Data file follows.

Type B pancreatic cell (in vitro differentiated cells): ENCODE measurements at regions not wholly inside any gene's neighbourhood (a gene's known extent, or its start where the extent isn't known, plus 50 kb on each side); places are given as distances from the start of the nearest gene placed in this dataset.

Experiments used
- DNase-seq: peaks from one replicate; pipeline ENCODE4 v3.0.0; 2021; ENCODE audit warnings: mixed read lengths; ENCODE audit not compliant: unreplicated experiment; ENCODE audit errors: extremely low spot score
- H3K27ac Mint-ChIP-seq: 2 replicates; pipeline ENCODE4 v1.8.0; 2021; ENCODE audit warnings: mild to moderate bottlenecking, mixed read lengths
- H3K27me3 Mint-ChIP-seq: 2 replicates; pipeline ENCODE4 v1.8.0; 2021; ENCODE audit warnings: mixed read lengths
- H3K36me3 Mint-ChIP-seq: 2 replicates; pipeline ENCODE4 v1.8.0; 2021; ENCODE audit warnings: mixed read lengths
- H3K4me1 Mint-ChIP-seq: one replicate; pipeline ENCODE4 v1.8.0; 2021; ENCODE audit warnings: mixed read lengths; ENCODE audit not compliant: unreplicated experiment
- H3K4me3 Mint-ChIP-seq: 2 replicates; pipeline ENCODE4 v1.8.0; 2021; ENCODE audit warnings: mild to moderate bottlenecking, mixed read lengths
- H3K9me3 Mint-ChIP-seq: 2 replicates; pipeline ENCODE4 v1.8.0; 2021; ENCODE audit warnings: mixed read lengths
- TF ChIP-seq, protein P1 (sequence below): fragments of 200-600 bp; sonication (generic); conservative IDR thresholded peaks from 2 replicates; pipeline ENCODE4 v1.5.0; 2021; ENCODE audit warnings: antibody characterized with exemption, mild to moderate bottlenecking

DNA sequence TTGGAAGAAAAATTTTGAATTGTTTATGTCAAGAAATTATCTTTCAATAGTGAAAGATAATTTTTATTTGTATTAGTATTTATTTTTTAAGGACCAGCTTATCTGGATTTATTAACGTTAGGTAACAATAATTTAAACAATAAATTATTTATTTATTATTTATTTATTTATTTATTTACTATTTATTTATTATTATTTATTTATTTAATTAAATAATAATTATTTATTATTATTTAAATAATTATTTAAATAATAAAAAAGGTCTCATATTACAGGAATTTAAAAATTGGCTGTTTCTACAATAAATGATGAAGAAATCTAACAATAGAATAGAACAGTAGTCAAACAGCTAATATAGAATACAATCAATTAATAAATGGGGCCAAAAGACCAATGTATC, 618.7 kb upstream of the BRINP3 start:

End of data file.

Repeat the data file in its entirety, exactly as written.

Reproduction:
Type B pancreatic cell (in vitro differentiated cells): ENCODE measurements at regions not wholly inside any gene's neighbourhood (a gene's known extent, or its start where the extent isn't known, plus 50 kb on each side); places are given as distances from the start of the nearest gene placed in this dataset.

Experiments used
- DNase-seq: peaks from one replicate; pipeline ENCODE4 v3.0.0; 2021; ENCODE audit warnings: mixed read lengths; ENCODE audit not compliant: unreplicated experiment; ENCODE audit errors: extremely low spot score
- H3K27ac Mint-ChIP-seq: 2 replicates; pipeline ENCODE4 v1.8.0; 2021; ENCODE audit warnings: mild to moderate bottlenecking, mixed read lengths
- H3K27me3 Mint-ChIP-seq: 2 replicates; pipeline ENCODE4 v1.8.0; 2021; ENCODE audit warnings: mixed read lengths
- H3K36me3 Mint-ChIP-seq: 2 replicates; pipeline ENCODE4 v1.8.0; 2021; ENCODE audit warnings: mixed read lengths
- H3K4me1 Mint-ChIP-seq: one replicate; pipeline ENCODE4 v1.8.0; 2021; ENCODE audit warnings: mixed read lengths; ENCODE audit not compliant: unreplicated experiment
- H3K4me3 Mint-ChIP-seq: 2 replicates; pipeline ENCODE4 v1.8.0; 2021; ENCODE audit warnings: mild to moderate bottlenecking, mixed read lengths
- H3K9me3 Mint-ChIP-seq: 2 replicates; pipeline ENCODE4 v1.8.0; 2021; ENCODE audit warnings: mixed read lengths
- TF ChIP-seq, protein P1 (sequence below): fragments of 200-600 bp; sonication (generic); conservative IDR thresholded peaks from 2 replicates; pipeline ENCODE4 v1.5.0; 2021; ENCODE audit warnings: antibody characterized with exemption, mild to moderate bottlenecking

DNA sequence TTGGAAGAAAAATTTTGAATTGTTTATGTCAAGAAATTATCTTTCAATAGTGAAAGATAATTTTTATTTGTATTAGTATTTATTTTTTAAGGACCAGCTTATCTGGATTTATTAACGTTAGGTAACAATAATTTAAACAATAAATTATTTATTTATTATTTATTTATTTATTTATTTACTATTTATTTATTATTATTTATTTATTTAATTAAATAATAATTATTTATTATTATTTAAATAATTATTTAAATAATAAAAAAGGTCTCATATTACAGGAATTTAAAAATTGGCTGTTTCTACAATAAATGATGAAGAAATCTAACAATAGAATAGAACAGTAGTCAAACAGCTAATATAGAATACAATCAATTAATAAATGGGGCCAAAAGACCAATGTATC, 618.7 kb upstream of the BRINP3 start: